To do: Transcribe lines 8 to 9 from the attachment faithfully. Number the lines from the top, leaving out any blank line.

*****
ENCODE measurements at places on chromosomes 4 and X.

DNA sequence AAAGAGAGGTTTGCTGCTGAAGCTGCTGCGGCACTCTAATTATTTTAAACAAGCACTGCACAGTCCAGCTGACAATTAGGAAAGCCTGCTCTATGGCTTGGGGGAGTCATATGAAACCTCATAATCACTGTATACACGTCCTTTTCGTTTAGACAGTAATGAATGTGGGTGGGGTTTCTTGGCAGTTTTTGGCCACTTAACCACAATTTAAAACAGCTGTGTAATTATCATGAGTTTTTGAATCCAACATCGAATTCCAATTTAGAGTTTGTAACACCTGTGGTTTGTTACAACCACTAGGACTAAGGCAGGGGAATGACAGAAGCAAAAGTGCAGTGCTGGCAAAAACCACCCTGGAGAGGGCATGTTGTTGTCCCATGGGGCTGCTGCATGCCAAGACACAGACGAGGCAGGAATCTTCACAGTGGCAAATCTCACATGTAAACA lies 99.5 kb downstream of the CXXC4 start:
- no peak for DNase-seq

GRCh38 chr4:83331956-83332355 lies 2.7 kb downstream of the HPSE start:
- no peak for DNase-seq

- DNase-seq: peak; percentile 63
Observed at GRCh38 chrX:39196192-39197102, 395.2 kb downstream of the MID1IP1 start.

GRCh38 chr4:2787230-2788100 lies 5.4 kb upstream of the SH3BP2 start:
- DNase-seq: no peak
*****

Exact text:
GRCh38 chr4:2787230-2788100 lies 5.4 kb upstream of the SH3BP2 start:
- DNase-seq: no peak